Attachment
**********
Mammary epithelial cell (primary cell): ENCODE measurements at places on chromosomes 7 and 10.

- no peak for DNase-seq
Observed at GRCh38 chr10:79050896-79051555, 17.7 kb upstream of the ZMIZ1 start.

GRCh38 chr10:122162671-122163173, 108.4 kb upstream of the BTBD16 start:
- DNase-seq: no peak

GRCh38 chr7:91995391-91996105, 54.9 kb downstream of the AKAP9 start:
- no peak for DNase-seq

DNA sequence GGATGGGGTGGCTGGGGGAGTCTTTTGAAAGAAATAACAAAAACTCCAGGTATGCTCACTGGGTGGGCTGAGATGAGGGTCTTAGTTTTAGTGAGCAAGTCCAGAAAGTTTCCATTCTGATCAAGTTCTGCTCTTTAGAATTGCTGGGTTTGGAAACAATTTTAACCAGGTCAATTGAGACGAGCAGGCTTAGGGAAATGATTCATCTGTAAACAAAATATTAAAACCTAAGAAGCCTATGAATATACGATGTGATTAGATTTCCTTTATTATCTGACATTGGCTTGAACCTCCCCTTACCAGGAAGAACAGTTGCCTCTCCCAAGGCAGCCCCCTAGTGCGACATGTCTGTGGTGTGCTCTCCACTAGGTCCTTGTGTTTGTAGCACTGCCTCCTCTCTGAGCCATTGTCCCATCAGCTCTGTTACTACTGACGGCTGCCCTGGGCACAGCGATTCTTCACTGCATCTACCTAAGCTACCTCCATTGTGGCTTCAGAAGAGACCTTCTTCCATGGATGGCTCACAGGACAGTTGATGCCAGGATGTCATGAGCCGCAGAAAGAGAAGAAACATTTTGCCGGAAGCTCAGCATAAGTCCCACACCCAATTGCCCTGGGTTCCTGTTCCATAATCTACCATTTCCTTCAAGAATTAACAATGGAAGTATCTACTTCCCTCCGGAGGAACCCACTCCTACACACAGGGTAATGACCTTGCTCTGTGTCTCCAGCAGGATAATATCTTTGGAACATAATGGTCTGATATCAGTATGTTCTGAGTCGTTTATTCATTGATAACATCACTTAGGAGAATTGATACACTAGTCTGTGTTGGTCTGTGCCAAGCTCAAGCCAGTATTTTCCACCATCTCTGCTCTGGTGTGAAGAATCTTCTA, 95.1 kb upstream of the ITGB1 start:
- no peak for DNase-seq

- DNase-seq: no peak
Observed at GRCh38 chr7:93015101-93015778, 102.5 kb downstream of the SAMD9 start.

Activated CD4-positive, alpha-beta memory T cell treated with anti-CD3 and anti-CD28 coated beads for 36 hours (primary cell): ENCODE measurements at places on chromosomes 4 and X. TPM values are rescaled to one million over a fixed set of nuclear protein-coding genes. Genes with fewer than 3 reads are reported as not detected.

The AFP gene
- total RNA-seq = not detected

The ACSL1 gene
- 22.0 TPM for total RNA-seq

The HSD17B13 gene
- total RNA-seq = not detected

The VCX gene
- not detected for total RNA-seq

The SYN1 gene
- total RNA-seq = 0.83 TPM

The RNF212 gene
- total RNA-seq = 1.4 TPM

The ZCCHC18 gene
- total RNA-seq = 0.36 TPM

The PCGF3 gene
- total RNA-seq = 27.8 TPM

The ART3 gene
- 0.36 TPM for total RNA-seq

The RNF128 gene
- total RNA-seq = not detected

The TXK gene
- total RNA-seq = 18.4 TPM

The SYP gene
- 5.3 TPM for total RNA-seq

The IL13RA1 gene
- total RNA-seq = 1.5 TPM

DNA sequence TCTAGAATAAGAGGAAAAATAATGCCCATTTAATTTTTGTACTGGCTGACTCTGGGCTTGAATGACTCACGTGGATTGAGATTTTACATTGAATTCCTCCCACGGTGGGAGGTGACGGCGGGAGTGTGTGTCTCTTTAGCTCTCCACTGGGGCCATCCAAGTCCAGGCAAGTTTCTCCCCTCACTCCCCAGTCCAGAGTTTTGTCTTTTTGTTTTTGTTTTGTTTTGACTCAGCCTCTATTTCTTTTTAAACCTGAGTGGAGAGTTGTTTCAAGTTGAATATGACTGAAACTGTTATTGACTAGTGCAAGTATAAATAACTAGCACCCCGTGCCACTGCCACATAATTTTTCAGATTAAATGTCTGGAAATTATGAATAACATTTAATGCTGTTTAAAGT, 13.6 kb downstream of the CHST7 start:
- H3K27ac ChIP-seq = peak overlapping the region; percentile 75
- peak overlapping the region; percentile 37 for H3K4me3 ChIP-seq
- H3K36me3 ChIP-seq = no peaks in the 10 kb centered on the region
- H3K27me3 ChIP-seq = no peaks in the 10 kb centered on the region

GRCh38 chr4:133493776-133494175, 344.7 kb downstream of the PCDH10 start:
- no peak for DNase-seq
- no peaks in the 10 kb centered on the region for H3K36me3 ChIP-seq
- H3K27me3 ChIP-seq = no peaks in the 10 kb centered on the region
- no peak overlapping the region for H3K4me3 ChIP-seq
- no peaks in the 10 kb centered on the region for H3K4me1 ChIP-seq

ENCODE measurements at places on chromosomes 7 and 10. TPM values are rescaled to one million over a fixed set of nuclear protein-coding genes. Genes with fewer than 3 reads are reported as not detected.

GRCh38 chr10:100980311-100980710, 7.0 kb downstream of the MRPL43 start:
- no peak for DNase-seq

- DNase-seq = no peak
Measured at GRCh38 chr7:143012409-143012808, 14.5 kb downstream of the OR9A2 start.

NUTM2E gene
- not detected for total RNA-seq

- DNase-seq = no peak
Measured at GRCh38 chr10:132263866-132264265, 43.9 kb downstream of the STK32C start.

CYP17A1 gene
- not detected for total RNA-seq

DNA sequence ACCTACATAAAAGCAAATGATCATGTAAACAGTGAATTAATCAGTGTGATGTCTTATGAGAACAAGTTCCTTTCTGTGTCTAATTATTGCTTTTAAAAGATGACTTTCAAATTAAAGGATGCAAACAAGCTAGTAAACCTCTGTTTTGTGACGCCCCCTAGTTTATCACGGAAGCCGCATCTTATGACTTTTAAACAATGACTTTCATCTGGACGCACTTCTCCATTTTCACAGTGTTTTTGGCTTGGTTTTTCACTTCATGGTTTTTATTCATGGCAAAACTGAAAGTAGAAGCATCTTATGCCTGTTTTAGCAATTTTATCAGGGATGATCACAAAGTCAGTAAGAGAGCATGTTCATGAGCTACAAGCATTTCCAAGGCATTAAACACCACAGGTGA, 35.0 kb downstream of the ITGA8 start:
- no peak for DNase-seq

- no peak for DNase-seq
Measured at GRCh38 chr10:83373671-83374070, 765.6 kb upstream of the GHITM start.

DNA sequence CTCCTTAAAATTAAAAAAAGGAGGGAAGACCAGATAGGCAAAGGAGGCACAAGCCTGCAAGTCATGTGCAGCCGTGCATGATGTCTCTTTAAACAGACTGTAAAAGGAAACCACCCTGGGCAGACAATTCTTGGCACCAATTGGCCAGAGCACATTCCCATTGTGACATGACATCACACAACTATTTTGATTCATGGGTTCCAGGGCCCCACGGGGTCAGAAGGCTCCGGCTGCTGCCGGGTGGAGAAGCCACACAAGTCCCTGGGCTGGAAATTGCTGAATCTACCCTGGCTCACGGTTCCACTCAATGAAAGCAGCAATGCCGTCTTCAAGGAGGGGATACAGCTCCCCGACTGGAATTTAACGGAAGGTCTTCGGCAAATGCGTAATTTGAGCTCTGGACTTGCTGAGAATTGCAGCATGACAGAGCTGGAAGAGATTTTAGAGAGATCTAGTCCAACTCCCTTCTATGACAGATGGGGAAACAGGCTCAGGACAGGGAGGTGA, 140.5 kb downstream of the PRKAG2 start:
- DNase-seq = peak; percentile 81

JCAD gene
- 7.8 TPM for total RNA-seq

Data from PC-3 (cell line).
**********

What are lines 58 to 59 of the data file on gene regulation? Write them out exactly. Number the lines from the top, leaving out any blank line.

Measured at GRCh38 chr10:132263866-132264265, 43.9 kb downstream of the STK32C start.

CYP17A1 gene